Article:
Ever want to tweak your physical keyboard to change the function of certain keys or use them to type out special characters? All you need is a keyboard utility, or key remapper.
For example, you may remap one key to type out a foreign-language character, or you may alter what certain keys can do when combined with other keys. You can perform these feats courtesy of a free Microsoft utility called the Microsoft Keyboard Layout Creator (MKLC). This software doesn't officially support client versions of Windows beyond Vista. However, I was able to get it to perform just fine in Windows 10. Here's how it works:
With MKLC, you can build a new keyboard layout from scratch or modify an existing one based on layouts for English and other languages. Download it from the Microsoft Download Center. Run the downloaded MSKLC.exe file to install the software and then open the application via its Start menu shortcut.
The MKLC displays a typical keyboard layout, highlighting the keys you can remap and the ones you cannot. Keys like Backspace, Tab, Caps, Return, Shift, Ctrl and Alt are off limits, but standard alphanumeric keys are all up for grabs.
Your best bet is to load an existing keyboard rather than start from scratch. Click on the File menu and choose Load Existing Keyboard; selecting US loads US English.
On the keyboard layout, click on the key you wish to remap, such as the "a" key. A text field appears for you to enter the replacement character. This is where the Windows Character Map can come in handy. Click on Start > Windows Accessories > Character Map. Double-click on one of the "a" keys that has an accent over it and then click on the Copy button. Return to the MKLC, paste the character in the text field, and then click OK. Do the same thing for the uppercase version of the "A" key, which you can access in MKLC by clicking on the checkbox for "Show the Caps Lock."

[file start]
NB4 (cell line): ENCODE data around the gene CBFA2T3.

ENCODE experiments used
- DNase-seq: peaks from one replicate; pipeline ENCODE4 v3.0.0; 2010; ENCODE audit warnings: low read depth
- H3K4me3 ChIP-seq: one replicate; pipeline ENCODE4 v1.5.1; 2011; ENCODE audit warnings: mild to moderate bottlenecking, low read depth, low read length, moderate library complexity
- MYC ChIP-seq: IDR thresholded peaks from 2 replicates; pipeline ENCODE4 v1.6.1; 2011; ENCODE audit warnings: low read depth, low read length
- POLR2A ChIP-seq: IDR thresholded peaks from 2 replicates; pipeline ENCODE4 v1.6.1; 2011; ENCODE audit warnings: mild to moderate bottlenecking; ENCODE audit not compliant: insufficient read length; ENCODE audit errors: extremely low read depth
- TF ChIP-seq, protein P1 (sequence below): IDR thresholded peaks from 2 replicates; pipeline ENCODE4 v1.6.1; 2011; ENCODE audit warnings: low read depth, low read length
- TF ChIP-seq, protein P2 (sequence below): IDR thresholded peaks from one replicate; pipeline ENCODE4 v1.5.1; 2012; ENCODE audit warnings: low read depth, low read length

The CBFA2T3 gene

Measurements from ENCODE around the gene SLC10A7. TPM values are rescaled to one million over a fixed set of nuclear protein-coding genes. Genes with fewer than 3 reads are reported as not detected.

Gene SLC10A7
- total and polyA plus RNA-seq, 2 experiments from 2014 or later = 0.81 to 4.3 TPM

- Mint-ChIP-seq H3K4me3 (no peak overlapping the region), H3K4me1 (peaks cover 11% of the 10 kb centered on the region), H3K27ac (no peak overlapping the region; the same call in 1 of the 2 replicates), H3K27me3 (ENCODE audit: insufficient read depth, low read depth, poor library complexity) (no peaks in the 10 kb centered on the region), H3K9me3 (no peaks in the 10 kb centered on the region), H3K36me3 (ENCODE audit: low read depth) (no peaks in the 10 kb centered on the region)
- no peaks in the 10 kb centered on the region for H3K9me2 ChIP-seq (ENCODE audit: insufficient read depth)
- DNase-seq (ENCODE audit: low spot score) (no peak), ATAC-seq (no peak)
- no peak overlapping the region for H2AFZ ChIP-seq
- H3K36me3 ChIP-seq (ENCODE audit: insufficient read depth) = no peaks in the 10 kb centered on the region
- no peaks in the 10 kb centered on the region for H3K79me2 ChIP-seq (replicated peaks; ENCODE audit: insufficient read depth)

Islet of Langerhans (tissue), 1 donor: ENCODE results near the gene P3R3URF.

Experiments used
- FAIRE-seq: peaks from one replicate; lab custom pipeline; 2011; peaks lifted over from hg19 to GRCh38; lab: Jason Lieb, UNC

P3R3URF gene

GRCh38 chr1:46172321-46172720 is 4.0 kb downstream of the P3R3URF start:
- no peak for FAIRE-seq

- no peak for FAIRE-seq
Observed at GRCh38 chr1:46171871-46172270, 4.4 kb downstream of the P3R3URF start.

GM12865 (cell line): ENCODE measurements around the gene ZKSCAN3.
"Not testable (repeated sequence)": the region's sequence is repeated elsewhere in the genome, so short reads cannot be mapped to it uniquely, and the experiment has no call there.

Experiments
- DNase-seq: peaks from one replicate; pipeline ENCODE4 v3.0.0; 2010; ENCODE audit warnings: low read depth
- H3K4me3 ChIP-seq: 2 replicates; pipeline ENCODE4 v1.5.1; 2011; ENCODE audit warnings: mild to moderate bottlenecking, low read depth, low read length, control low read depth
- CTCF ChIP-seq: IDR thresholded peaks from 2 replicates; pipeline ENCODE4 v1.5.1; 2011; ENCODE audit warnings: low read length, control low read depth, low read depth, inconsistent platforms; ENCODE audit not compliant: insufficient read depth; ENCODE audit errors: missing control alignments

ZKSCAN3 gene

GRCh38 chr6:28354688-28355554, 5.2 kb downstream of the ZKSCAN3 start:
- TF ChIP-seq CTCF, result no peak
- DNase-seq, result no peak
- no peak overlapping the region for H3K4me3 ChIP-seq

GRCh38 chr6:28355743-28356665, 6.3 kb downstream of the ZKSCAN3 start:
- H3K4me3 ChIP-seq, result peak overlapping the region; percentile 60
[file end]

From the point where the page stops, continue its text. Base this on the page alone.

Continue remapping your keyboard layout until you're finished. Then you'll have to validate it. Click on the Project menu and select Validate Keyboard. If all the remapped keys work, the MKLC lets you know that the verification succeeded. If not, the program prompts you to view a log file with details on any warnings. Depending on the warnings you receive, you may need to correct or modify your layout.
You can now test your keyboard layout by typing the new keystrokes. Click on the Project menu and select Test Keyboard Layout. A blank screen appears for you to type the new keys you've created to ensure that they all work. Now you can name your revised keyboard layout. Click on the Project menu and select Properties. Type the name in the Name field, up to eight characters with no spaces.
Then save the layout by clicking the File menu and selecting Save Source File. Choose a name and location to save the .klc file. You can then load this file at any time to make further changes by clicking the File menu and choosing Load Source File.
After you've finished building the keyboard layout, it's time to create the actual installation package. Click the Project menu and select Build DLL and Setup Package.
The MKLC will build a Windows Installer package and then prompt you to view the directory's contents. You'll find subdirectories with DLL files for the various Windows platforms along with .msi files and an overall setup.exe file. Double-click on the setup.exe file to install the keyboard layout.
Reboot your computer. After you sign back into Windows, you should see the name of your current keyboard layout displayed in the System Tray. Click on that keyboard name and change the layout to the keyboard you created. You can now use your custom keyboard in any application, document, or file in Windows, and your customized keys will be accessible to you.
For more, check out:
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